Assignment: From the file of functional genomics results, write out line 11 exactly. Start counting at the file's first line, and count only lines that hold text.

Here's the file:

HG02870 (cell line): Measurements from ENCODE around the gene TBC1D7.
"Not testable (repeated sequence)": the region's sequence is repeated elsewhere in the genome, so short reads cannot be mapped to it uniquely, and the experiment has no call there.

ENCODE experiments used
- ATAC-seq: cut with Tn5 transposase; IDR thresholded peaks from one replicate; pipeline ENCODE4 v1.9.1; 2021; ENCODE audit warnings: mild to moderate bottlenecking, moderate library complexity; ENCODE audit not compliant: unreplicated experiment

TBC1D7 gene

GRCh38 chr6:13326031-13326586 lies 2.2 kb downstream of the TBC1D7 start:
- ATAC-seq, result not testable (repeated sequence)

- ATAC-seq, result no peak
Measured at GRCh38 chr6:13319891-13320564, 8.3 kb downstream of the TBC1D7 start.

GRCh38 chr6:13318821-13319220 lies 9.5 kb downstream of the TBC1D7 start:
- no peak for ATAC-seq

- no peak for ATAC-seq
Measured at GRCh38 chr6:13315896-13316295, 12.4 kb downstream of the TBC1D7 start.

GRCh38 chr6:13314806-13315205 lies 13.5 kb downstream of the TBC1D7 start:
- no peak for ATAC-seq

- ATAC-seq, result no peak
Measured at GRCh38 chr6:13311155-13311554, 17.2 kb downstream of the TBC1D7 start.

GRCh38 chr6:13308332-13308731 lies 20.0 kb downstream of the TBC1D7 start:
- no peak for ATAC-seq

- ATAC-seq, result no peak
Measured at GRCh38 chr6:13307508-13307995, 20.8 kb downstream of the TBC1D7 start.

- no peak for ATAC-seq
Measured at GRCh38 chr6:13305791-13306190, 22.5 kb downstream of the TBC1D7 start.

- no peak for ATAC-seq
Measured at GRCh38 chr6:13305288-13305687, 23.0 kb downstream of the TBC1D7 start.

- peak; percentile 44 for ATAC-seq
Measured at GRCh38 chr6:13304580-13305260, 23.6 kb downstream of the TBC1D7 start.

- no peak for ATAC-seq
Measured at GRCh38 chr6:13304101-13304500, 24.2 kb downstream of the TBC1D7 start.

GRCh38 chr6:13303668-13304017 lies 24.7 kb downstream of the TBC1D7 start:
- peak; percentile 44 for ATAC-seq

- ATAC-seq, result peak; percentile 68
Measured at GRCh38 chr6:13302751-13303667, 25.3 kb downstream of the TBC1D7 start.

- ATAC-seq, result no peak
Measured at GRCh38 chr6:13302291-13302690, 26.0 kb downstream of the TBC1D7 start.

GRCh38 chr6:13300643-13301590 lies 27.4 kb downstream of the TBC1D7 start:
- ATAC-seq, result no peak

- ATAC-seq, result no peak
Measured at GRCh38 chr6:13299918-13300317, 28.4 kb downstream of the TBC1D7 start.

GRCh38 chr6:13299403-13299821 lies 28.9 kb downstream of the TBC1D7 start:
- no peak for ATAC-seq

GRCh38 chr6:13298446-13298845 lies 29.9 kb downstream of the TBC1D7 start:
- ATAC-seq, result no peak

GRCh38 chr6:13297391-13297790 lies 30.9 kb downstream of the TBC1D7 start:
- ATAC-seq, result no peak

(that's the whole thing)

- no peak for ATAC-seq